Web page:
April 13th, 2015
The third, and last, aspect of exposure is sensitivity. In film cameras, different films have different sensitivities to light. In digital cameras, sensor sensitivity can be changed on demand. This sensitivity is called ISO. Often, low sensitivities (ISO 100-400) are used when light is abundant, and high sensitivities (ISO 4000-12,800). [These values are true for a 5D Mark III, and vary by the camera used) Now, from this it looks like cranking up the ISO is an easy way to get more light. Unfortunately, that's not the whole story. High ISO's confer noise, due to the way that they amplify light hitting the sensor.
Better cameras (with higher quality sensors) confer less noise at comparable ISO levels. This is due to their improved signal to noise ratio. For instance, the 5D Mark III has basically imperceptable amounts of noise all the way up to ISO 1600, and minimal noise up to ISO 6400. The same cannot be said for point-and-shoots, and camera phones, which often see much more noise at much lower ISO values. This makes high ISO values useful, but they must be used with caution, and can result in spoiled shots.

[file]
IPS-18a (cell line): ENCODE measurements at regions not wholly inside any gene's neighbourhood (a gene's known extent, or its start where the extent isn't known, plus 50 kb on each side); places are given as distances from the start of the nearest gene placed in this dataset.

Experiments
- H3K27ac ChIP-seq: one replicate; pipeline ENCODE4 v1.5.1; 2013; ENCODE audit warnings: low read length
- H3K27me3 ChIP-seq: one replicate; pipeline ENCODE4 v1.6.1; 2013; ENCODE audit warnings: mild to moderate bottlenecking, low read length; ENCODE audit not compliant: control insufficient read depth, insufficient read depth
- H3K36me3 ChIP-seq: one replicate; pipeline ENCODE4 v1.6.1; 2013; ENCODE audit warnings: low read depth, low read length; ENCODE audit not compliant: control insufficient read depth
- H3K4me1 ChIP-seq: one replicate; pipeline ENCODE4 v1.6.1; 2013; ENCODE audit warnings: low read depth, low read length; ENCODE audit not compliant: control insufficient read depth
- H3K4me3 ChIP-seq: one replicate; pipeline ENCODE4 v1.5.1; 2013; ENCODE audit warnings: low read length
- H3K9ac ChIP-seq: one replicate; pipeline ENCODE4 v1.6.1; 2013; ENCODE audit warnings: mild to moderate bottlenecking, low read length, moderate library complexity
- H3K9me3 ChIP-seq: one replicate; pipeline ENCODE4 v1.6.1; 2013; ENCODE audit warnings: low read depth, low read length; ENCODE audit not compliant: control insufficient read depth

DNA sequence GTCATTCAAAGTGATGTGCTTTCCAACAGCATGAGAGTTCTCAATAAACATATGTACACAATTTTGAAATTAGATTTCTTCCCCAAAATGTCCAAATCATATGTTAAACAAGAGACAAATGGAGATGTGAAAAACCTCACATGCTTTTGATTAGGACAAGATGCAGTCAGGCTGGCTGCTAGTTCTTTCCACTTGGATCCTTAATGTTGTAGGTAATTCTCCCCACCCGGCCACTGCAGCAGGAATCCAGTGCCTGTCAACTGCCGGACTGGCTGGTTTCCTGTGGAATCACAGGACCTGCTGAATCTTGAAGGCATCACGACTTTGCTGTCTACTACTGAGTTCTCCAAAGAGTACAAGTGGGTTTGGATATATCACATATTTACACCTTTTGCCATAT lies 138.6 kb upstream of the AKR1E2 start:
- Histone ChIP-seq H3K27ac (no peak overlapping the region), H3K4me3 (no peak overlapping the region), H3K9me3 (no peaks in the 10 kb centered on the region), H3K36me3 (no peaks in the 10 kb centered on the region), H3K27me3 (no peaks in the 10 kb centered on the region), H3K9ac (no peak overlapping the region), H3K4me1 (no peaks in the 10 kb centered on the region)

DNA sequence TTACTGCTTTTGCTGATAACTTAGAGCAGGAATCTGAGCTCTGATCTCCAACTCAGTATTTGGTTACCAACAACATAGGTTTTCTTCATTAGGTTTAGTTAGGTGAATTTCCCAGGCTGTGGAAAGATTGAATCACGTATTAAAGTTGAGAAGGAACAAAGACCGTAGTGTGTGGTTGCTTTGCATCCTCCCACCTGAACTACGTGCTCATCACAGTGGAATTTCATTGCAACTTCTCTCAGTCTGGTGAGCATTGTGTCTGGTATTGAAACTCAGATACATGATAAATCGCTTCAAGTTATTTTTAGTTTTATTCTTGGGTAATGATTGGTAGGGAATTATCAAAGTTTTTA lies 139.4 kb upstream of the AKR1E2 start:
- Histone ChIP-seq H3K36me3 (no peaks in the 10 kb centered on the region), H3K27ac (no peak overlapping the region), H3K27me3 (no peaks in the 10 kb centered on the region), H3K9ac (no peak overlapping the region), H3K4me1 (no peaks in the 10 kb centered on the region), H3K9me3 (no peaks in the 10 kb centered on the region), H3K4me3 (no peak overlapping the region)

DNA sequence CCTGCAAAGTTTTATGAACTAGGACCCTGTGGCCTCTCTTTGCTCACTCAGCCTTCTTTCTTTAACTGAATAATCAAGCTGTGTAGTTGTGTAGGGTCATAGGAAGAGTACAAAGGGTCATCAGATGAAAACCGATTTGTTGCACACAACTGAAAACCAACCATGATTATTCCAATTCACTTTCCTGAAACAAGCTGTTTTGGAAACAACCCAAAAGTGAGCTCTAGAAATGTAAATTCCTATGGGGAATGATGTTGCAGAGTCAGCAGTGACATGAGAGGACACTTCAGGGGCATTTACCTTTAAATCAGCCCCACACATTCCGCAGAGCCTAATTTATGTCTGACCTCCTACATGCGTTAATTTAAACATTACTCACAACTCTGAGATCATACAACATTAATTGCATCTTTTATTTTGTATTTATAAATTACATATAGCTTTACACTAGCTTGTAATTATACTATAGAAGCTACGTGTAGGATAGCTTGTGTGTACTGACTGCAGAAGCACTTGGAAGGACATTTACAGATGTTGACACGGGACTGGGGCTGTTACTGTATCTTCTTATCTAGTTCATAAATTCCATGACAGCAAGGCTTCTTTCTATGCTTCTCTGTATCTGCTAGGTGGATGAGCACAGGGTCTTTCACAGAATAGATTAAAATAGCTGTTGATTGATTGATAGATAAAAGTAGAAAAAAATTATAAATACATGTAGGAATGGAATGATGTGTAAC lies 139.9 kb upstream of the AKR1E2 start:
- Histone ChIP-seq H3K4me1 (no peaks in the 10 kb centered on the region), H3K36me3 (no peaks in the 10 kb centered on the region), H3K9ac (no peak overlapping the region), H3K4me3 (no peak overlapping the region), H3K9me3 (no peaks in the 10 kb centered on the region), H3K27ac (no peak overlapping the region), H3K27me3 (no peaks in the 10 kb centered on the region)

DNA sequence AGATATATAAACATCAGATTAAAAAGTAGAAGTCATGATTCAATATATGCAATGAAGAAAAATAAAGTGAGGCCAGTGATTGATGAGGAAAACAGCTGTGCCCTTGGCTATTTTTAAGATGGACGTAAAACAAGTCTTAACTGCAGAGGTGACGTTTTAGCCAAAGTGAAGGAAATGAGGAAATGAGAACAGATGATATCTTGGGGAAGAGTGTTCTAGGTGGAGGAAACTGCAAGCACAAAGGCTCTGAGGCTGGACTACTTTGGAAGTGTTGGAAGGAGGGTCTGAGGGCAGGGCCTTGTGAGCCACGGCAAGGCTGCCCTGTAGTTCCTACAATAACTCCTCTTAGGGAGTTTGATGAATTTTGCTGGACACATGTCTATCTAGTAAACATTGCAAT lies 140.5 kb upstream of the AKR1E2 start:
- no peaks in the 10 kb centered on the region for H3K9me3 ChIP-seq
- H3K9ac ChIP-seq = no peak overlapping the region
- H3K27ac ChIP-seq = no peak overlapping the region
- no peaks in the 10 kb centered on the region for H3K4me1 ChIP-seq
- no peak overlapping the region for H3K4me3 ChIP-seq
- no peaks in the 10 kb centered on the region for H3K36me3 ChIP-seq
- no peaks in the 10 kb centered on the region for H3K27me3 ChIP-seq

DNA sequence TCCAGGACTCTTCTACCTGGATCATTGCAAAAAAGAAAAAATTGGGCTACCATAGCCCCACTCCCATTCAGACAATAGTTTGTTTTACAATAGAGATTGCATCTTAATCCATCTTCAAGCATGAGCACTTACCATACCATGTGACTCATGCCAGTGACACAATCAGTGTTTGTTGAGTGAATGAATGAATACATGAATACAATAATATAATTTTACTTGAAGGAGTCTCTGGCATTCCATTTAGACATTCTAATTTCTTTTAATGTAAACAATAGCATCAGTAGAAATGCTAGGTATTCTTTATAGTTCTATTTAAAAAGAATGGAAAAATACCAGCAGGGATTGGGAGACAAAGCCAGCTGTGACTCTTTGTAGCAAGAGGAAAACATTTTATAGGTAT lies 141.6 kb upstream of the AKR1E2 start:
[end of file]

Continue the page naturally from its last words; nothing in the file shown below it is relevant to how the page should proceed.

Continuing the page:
Below is a successive series of ISO levels. The first set is at ISO 100, the second at ISO 4000, and the last at ISO 12,800. Notice the increasing amount of noise across each set. The image to the left in each set is the original, and the one on the right is a cropped version to better isolate the noise differences.
Thoughts on sensitivity? Take a moment to leave your thoughts in the comment section below.
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